- Topical Glyceryl Trinitrate
- One RCT showed benefit for non-insertional tendinopathy compared to control group up to 3 years after treatment
- Platelet Rich Plasma
- High Volume Injection
- A few small studies with limited follow up showed benefit when injecting 10 mL Bupivicaine combined with 40 mL normal saline into the paratenon
- Dextrose Prolotherapy
- Kinesiology Taping
- Soft tissue mobilization
- Laser therapy
- Corticosteroid Injection
- May have some early benefit, but 82% of patients experienced adverse event
- Adverse outcomes: Achilles Tendon Rupture, decreased tendon strength
- Risks outweigh benefits
- Indications & Goals
- Failure of conservative measures of at least 4-6 months
- Goal is to resect degenerative tissue and release adhesions
- Technique (Non-Insertional)
- Percutaneous longitudinal tenotomies
- Minimally invasive tendon stripping
- Open tenosynovectomies
- Open debridement and tubularization
- Tendon augmentation with flexor hallucis longus (FHL)
- Technique (Insertional) :
- Removal of calcified tendon
- Excision of the retrocalcaneal bursa
- Resection of the posterior calcaneal prominence
- Insertion reattachment
- Tendon transfer/graft
Rehab and Return to Play
- Exercise Rehabilitation - 4 Phases  
- 1) Symptom management and load reduction
- Stops overloading and continued injury
- Complete rest and unloading can be detrimental
- Specific exercises include graduated heel rises
- 2) Recovery
- Strengthen calf muscle and improve tendon load teolerance
- Increasing repetitions, improving range of motion and movement speed
- Specific exercises include heel rises, quick-bounding heel rises, deep water running
- 3) Rebuilding
- Heavier strength training of the calf muscles focused on running and jumping
- Promotes tendon recovery
- Exercises include: weight heel rises, plyometrics with bilateral and unilateral jumping, quickbounding
- 4) Return to sport 
- Goal is return patient to activity and performance
- 1) Symptom management and load reduction
Return to Play
- Goal is return patient to activity and performance
- Athletes can be expected to return to sport anywhere from 6 weeks to 1 year after the initial injury depending on severity 
- Various factors must be considered when returning to sport:
- Level of pain
- Tendon recovery, healing, and load
- Strength of athlete
- Range of motion of joint
- Demands of the specific sport
- Exercises include: sport specific movements, running, heel rises, plyometrics
- Achilles Rupture
- Study of 432 patients showed wound necrosis in 3%, superficial infection in 2.5%, and sural nerve injury in 1% following surgery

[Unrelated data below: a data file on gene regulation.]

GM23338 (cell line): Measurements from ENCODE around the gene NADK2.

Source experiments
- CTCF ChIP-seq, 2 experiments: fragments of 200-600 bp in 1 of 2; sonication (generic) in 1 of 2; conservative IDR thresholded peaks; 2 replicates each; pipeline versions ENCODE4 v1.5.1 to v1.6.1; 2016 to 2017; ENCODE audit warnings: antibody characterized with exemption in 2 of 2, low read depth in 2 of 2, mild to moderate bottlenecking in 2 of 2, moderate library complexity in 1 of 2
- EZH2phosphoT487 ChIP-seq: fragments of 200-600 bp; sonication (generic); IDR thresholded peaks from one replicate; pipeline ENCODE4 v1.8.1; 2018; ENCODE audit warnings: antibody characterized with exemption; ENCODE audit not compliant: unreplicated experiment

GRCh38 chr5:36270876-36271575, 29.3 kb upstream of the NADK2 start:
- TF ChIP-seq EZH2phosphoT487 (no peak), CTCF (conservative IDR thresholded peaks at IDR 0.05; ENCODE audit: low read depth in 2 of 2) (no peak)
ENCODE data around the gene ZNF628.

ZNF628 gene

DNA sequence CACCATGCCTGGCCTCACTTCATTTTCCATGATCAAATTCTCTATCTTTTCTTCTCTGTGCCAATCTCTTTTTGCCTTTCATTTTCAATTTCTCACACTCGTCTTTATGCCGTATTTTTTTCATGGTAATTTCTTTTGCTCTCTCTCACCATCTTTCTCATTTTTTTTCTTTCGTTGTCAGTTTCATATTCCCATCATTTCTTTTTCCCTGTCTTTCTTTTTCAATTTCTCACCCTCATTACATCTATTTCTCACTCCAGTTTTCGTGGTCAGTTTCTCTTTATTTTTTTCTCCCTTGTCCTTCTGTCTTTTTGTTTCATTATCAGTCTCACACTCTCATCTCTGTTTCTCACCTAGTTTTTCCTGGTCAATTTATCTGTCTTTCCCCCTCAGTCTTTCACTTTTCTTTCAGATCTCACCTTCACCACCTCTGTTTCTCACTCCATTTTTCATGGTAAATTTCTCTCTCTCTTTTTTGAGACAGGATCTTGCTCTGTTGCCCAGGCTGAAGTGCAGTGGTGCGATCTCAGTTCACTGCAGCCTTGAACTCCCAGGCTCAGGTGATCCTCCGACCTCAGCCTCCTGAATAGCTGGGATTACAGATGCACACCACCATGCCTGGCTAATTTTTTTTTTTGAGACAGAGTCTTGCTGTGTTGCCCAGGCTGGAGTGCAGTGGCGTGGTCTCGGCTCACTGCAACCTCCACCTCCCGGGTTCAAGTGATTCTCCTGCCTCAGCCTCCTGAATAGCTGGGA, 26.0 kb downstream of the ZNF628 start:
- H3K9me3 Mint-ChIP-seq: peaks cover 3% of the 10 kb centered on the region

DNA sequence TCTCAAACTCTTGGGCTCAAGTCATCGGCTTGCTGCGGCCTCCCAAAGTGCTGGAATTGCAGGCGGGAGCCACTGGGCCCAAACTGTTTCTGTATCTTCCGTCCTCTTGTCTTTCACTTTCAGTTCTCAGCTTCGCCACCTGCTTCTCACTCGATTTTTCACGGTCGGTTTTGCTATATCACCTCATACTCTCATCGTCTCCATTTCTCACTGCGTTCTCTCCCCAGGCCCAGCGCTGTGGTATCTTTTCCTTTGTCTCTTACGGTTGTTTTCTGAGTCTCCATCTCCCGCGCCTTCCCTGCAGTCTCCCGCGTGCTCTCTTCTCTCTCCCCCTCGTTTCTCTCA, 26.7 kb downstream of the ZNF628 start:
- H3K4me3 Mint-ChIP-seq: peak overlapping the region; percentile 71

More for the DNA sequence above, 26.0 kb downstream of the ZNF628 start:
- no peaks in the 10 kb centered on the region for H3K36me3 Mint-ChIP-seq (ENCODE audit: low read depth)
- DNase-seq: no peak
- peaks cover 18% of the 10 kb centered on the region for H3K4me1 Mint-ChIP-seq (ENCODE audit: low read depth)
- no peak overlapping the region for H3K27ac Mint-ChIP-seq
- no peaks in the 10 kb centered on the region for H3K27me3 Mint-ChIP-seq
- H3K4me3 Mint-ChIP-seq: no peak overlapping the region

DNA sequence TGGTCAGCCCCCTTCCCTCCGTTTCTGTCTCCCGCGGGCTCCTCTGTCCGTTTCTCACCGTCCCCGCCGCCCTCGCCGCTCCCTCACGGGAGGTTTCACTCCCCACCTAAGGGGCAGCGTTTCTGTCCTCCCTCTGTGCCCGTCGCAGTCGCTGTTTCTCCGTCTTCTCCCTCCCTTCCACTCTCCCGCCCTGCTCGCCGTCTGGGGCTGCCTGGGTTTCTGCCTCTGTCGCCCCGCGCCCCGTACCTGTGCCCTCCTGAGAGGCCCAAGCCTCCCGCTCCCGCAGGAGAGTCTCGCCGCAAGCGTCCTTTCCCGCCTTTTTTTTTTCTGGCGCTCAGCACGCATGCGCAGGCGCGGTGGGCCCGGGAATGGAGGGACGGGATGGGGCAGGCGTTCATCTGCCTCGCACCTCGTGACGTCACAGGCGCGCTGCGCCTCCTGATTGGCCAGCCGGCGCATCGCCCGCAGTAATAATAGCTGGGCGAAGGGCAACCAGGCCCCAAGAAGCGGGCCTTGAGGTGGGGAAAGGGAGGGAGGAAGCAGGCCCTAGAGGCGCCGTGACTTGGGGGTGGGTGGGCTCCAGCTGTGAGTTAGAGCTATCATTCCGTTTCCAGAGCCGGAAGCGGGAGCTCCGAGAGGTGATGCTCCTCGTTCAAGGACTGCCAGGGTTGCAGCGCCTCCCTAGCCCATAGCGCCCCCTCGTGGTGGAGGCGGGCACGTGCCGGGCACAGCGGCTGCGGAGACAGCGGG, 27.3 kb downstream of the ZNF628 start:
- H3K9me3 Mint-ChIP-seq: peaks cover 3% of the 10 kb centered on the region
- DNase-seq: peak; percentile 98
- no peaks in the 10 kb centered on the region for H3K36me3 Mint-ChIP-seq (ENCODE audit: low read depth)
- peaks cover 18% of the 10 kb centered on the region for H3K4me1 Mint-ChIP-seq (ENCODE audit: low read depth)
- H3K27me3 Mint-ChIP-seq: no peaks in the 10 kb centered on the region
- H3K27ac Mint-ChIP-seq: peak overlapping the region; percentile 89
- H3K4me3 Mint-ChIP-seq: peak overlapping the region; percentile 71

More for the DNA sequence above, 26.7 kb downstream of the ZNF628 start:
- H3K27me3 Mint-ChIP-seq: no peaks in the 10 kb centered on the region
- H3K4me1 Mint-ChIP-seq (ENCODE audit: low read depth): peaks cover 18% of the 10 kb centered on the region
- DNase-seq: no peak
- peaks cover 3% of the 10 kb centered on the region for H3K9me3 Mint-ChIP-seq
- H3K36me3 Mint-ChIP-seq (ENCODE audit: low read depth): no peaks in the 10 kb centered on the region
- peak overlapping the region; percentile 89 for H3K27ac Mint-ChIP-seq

- Sports Medicine Review Ankle Pain: https://www.sportsmedreview.com/by-joint/ankle/
- ↑ Kannus P, Jozsa L. Histopathological changes preceding spontaneous rupture of a tendon: a controlled study of 891 patients. J Bone Joint Surg [Am] 1991;73-A:1507– 1525.
- ↑ Khan KM, Forster BB, Robinson J, et al. Are ultrasound and magnetic resonance imaging of value in assessment of Achilles tendon disorders?: a two year prospective study. Br J Sports Med 2003;37:149–153.
- ↑ Kvist M. Achilles tendon injuries in athletes. Ann Chir Gynaecol 1991;80:188–201.
- ↑ de Jonge, Suzan, et al. "Incidence of midportion Achilles tendinopathy in the general population." British journal of sports medicine 45.13 (2011): 1026-1028.
- ↑ Lysholm J, Wiklander J. Injuries in runners. Am J Sports Med. 1987 Mar-Apr;15(2):168-71. doi: 10.1177/036354658701500213. PMID: 3578639
- ↑ Waldecker U, Hofmann G, Drewitz S. Epidemiologic investigation of 1394 feet: coincidence of hindfoot malalignment and Achilles tendon disorders. Foot Ankle Surg. 2012 Jun;18(2):119-23. doi: 10.1016/j.fas.2011.04.007. Epub 2011 Jun 8. PMID: 22443999.
- ↑ 7.0 7.1 7.2 7.3 7.4 7.5 Li HY, Hua YH. Achilles Tendinopathy: Current Concepts about the Basic Science and Clinical Treatments. Biomed Res Int. 2016;2016:6492597. doi:10.1155/2016/6492597
- ↑ Sharma P, Maffulli N. Understanding and managing achilles tendinopathy. Br J Hosp Med (Lond). 2006 Feb;67(2):64-7. doi: 10.12968/hmed.2006.67.2.20463. PMID: 16498904.
- ↑ Kvist M. Achilles tendon injuries in athletes. Ann Chir Gynaecol. 1991;80(2):188-201. PMID: 1897886.
- ↑ Owens BD, Wolf JM, Seelig AD, et al. . Risk factors for lower extremity tendinopathies in military personnel. Orthop J Sports Med 2013;1:232596711349270 10.1177/2325967113492707
- ↑ van der Vlist AC, Breda SJ, Oei EHG, Verhaar JAN, de Vos RJ. Clinical risk factors for Achilles tendinopathy: a systematic review. Br J Sports Med. 2019;53(21):1352-1361. doi:10.1136/bjsports-2018-099991
- ↑ 12.0 12.1 12.2 12.3 12.4 Irwin TA. Current concepts review: insertional achilles tendinopathy. Foot Ankle Int. 2010 Oct;31(10):933-9. doi: 10.3113/FAI.2010.0933. PMID: 20964977.
- ↑ van der Linden PD, van de Lei J, Nab HW, et al. . Achilles tendinitis associated with fluoroquinolones. Br J Clin Pharmacol 1999;48:433–7. 10.1046/j.1365-2125.1999.00016.x
- ↑ Milgrom C, Finestone A, Zin D, et al. . Cold weather training: a risk factor for Achilles paratendinitis among recruits. Foot Ankle Int 2003;24:398–401